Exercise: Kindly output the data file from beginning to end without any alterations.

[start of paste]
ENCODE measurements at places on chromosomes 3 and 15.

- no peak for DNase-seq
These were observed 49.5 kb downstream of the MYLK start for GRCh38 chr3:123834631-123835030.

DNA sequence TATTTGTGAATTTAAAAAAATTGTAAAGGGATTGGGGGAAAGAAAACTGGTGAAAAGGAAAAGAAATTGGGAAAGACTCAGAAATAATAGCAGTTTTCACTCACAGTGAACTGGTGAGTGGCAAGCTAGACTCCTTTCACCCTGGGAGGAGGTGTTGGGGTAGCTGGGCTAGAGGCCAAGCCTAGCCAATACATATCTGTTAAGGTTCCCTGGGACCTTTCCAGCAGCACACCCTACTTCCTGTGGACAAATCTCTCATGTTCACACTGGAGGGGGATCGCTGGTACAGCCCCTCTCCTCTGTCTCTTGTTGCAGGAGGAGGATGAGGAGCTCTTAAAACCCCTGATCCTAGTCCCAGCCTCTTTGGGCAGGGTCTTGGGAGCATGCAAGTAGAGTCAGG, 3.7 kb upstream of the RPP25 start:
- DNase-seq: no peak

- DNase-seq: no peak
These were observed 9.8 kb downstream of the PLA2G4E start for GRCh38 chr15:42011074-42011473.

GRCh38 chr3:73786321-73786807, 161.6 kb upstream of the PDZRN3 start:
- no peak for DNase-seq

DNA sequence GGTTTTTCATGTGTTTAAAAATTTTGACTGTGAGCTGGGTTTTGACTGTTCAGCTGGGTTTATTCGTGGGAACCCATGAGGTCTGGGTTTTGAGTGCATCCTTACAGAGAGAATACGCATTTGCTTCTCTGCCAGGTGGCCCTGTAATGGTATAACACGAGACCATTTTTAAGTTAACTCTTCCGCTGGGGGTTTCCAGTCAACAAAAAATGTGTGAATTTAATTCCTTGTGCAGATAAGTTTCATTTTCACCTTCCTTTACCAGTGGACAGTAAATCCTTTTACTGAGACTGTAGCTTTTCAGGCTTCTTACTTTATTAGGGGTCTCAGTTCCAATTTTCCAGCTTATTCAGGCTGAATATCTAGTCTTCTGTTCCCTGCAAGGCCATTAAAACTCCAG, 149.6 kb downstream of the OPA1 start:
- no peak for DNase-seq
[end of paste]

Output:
ENCODE measurements at places on chromosomes 3 and 15.

- no peak for DNase-seq
These were observed 49.5 kb downstream of the MYLK start for GRCh38 chr3:123834631-123835030.

DNA sequence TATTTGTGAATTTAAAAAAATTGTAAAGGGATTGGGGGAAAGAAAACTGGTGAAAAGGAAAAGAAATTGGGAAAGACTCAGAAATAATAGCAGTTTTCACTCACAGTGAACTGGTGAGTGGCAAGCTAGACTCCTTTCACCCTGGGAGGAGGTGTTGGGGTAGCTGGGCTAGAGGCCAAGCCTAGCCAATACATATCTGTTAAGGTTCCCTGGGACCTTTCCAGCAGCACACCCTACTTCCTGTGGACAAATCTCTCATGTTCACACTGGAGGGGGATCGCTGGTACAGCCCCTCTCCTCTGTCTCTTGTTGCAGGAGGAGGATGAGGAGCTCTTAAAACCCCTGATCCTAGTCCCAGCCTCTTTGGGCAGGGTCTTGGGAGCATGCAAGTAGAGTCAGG, 3.7 kb upstream of the RPP25 start:
- DNase-seq: no peak

- DNase-seq: no peak
These were observed 9.8 kb downstream of the PLA2G4E start for GRCh38 chr15:42011074-42011473.

GRCh38 chr3:73786321-73786807, 161.6 kb upstream of the PDZRN3 start:
- no peak for DNase-seq

DNA sequence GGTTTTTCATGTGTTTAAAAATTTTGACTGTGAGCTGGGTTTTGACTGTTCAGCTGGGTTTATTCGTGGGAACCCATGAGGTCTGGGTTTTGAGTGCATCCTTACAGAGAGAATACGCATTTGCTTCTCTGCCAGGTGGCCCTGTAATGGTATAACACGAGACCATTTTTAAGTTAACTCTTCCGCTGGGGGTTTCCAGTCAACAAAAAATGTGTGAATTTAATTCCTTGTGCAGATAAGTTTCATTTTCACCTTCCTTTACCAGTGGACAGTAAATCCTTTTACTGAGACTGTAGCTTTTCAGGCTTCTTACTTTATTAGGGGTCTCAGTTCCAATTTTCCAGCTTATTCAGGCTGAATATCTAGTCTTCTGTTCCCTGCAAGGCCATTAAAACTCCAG, 149.6 kb downstream of the OPA1 start:
- no peak for DNase-seq